Top End receives new Bible books in heart language

A flurry of Bible translation activity is happening in the Top End, with the Indigenous Yolŋu people of Arnhem Land celebrating the dedication of the Gospel of Mark in the Dhuwaya language at Yirrkala earlier this month. It is the first time any book of the Bible has been completed in the Dhuwaya language.

There also is eager anticipation in the Top End about the publication of Mark in Djapu, with a draft already completed.

Mrs Wunungmurra, the key Indigenous Bible translator on the Dhuwaya project, sadly passed away last year. Her death came when she was just three chapters shy of finishing the book of Mark, which she had painstakingly translated almost entirely on her own. Since then, two other women from her clan have stepped up to finish the work.

“We’re doing this Bible translating so [the new generation] can read in our own language …” – Nancy Ngalmadjimadj

They now have further plans to begin translating other books of the Bible into their language.

Mrs Wunungmurra had said the Dhuwaya language was one that all people in her area could read and understand.

Local schools have teaching resources in Dhuwaya, official recognition that children in areas such as Yirrkala are speaking and thinking in the Dhuwaya language. A lack of learning resources in their “heart” language was putting them at a severe disadvantage.

The same can be said of the lack of Bible resources in Dhuwaya and other Yolŋu languages, say other local Yolŋu Bible translators.

Using some new software to help translate the Bible into Indigenous languages. Coordinate

“For our new generation who are growing up … and for everybody in the community too … we’re doing this Bible translating so they can read in our own language, so they will understand more about God,” said Nancy Ngalmadjimadj, a Maung translator in a recent video from the gathering at Yirrkala. Ngalmadjimadj is from Warruwi Goulburn Island in Western Arnhem land.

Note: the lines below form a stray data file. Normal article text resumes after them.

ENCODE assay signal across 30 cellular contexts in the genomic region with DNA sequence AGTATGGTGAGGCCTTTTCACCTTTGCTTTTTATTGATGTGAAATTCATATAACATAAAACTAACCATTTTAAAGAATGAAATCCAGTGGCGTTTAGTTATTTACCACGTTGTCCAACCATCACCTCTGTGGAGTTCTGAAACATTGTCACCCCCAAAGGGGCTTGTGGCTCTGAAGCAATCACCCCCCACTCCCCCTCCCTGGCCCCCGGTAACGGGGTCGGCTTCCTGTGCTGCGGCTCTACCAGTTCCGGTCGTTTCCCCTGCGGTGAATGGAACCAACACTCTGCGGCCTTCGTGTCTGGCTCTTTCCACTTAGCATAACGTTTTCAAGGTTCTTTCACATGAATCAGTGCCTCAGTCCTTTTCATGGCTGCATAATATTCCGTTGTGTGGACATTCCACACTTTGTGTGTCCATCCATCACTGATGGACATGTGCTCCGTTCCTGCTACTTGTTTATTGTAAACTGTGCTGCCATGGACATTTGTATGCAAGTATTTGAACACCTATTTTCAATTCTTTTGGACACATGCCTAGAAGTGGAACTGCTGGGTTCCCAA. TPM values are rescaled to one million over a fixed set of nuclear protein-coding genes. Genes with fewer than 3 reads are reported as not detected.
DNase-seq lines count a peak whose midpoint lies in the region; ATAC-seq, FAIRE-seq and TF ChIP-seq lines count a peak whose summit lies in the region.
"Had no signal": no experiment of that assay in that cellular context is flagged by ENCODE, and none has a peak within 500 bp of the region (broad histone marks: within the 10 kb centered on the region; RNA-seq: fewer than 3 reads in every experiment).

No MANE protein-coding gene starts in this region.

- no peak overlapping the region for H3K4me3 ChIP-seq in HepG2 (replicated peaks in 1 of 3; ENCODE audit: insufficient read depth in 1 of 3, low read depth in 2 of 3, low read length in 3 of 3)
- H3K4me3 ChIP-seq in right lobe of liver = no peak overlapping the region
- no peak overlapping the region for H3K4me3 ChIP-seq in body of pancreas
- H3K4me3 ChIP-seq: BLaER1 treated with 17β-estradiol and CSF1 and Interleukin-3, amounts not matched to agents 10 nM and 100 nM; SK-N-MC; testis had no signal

In 2008, the Djambarrpuyŋu New Testament was published to great fanfare in the Top End. Since then, translators who worked on the Djambarrpuyŋu NT have expanded their efforts and recruited other local translators.

Their vision is to help other clans and spread the knowledge that the Djambarrpuyŋu language need not be the only East Arnhem language with the Bible.

Yurranydjil Dhurrkhay is a lead Indigenous Bible translator among the Yolŋu languages. people, working primarily on the Djambarrpuyŋu and Wangurri Bible projects.

She stepped up to help the Dhuwaya project in the final stages before it was published, and attended the dedication in Yirrkala.

“It was very moving to see the family of the main Dhuwaya translator all present at the dedication,” Yurranydjil told Eternity. “They were very emotional.

“But it is wonderful to see others from [Mrs Wunungmurra’s] clan step up to finish the very big job she undertook – and amazing to watch as they received a part of the Bible in their own language for the first time.”

“How much we have done. But how much have we left to do!” – Yurranydjil Dhurrkhay

Translation teams from seven language groups amongst the Yolŋu people gathered in the small Indigenous community of Yirrkala – on the eastern coast of Arnhem Land – for two weeks this month to learn how to use translation software called ‘Adapt It’.

Using the dominant Yolŋu language, Djambarrpuyŋu, and its completed New Testament as the source text, Yurranjydjil says she hopes the software will quicken their efforts to have the Bible translated into other Yolŋu languages.

“How much we have done. But how much have we left to do!” she said. She told Eternity there were plans to begin work on the Djambarrpuyŋu Old Testament, beginning with Genesis.

The Dhuwaya gospel of Mark was the result of collaboration between AuSIL and Coordinate from the Uniting Church in Australia, with publication help from Bible Society Australia.

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